Lake Michigan water (with an equivalent calcium carbonate content of consistently about 137 mg/l) is on the low end of the range defined as moderately hard (120-180 mg/l). Some products sold as "mineral water" are no harder; some are. This US Geological Survey website shows a chart and map of water hardness in the US. As the map shows, terrain is not necessarily an indicator of water hardness; in the US, water hardness is high predominantly in the Rocky Mountains in the west and in some pockets around the Great Lakes but not in the Sierra Nevadas in the west, the Smoky Mountains in the east, or the Appalachians in the northeast.

    I like to use a particular type of faucet-mounted Pur filter that adds some calcium and magnesium to the water and improve its taste. You wouldn't want to run all your cooking water through such a filter; that would be a waste; you just want to use it for infused beverages such as tea, coffee, Kool-Aid, etc., and drinking water straight from the tap.

    So yes, harder water makes for better-tasting coffee, and if you want the water that you use to make your coffee even harder than what comes out of the tap, there are faucet-mounted and pitcher filters you can buy to increase the hardness (calcium and magnesium content) of your water.
    Last edited by Katie on April 25th, 2019, 1:46 pm, edited 4 times in total.
    "Your swimming suit matches your eyes, you hold your nose before diving, loving you has made me bananas!"
  • Post #7 - April 19th, 2019, 9:28 pm
    Post #7 - April 19th, 2019, 9:28 pm Post #7 - April 19th, 2019, 9:28 pm
    Water and how it effects the taste of food:

    When Lou Malnati's opened in Arizona, they had to adjust the ph of the AZ water to replicate the Chicago taste when making their dough.

    From the Lew Malnati's website:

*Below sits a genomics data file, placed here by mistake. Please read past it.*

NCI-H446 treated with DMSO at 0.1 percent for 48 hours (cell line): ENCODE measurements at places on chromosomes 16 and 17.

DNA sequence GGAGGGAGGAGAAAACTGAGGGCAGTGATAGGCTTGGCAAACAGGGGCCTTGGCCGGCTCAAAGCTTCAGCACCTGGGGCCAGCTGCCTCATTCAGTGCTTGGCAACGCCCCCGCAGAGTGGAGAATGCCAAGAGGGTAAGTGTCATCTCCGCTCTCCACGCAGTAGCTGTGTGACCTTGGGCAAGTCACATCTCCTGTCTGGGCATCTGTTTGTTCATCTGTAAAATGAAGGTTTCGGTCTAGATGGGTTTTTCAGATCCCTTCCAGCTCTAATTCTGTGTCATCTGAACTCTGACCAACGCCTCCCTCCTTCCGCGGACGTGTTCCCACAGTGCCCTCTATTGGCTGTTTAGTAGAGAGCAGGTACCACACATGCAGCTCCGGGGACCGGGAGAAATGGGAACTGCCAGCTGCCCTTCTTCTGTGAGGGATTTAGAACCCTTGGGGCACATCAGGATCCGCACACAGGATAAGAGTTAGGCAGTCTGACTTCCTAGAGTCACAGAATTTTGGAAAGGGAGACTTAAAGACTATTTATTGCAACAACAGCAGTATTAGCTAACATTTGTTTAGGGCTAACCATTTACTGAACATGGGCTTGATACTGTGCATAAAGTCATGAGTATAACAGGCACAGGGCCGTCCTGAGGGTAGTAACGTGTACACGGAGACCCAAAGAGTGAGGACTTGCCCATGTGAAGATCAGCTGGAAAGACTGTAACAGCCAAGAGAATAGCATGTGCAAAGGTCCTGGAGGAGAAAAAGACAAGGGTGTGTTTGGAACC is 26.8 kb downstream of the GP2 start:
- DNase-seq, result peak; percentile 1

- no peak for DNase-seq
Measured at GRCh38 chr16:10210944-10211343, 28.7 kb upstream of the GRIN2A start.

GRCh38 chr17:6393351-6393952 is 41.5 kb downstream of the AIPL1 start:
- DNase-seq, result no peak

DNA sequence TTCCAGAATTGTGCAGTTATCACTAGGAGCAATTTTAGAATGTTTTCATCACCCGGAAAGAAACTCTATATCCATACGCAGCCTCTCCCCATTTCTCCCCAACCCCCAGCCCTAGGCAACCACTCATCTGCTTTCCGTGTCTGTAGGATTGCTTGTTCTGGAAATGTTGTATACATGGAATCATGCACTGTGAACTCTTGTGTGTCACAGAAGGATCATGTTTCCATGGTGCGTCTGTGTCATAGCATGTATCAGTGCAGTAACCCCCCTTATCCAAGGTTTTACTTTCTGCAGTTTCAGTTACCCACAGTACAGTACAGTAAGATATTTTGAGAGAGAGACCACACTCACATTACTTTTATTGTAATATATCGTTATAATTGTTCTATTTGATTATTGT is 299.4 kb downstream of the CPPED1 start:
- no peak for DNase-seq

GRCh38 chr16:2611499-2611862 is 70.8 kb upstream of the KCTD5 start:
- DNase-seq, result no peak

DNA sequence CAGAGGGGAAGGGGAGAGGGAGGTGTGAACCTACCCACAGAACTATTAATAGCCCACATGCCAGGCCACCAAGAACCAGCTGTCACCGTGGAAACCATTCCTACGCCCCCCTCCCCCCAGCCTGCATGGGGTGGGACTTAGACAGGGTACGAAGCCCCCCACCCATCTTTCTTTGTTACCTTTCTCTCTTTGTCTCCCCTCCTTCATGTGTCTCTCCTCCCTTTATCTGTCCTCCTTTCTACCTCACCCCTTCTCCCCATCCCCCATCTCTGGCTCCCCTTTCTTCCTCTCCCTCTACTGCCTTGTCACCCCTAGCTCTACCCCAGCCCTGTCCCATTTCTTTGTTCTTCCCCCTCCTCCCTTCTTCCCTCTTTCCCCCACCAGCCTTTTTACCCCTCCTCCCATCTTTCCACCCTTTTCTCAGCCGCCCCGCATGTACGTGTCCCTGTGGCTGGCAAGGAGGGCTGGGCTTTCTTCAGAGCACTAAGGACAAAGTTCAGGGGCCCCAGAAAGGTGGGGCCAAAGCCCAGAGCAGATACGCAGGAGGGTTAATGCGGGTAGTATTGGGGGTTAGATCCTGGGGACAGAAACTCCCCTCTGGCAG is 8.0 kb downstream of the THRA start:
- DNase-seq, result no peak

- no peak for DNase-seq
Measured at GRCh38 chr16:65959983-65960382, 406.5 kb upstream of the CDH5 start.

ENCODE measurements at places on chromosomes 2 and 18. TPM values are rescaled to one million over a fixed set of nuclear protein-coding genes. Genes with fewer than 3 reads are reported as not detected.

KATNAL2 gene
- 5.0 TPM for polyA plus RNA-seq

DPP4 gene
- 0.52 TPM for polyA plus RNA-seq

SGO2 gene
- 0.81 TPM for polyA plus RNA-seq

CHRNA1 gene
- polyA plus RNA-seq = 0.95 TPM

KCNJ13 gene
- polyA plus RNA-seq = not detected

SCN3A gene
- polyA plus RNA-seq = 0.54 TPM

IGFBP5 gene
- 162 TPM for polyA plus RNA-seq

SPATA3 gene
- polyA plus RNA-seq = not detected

John on Nov 3, 2015
    "Will the dough be EXACTLY like Chicago? Arizona water leaves a bit to be desired when compared to Lake Michigan…"

    From Lou Malnati's on Nov 3, 2015:
    "Funny you should ask about the water! We totally agree with you, and we’re working with companies in Arizona to replicate the pH of Chicago water so the taste is just right."

    My Hot Dog U graduates in the Florida Keys and many other locations throughout the State of Florida cannot use tap water for simmering Vienna Beef hot dogs and Polish unless it's properly filtered. Most use bottled water. This is not just for health reasons, it's also because of the unfiltered water adversely effects the taste of the product.

    CSD
    Mark A Reitman, PhD
    Professor of Hot Dogs
    Hot Dog University/Vienna Beef
  • Post #8 - April 19th, 2019, 10:00 pm
    Post #8 - April 19th, 2019, 10:00 pm Post #8 - April 19th, 2019, 10:00 pm
    Katie wrote:



    I like to use a particular type of faucet-mounted Pur filter that adds some calcium and magnesium to the water and improve its taste. You wouldn't want to run all your cooking water through such a filter; that would be a waste; you just want to use it for infused beverages such as tea, coffee, Kool-Aid, etc., and drinking water straight from the tap.


    I've used the Big Berkey 2 stage water filter for years with great success for my cooking and drinking water. I also use a Berkey shower filter. I agree it's extremely important to have minerals in drinking water and I take Standard Process, Food Research, and Biotics vitamins and supplements to assure I have the proper minerals that are deleted through the water filtration system. https://www.berkeyfilters.com/berkey-wa ... r_Computer
    CSD
    Mark A Reitman, PhD
    Professor of Hot Dogs
    Hot Dog University/Vienna Beef
  • Post #9 - April 20th, 2019, 2:04 pm
    Post #9 - April 20th, 2019, 2:04 pm Post #9 - April 20th, 2019, 2:04 pm
    Interesting, Mark. Thanks for the info about the filters you use and other info.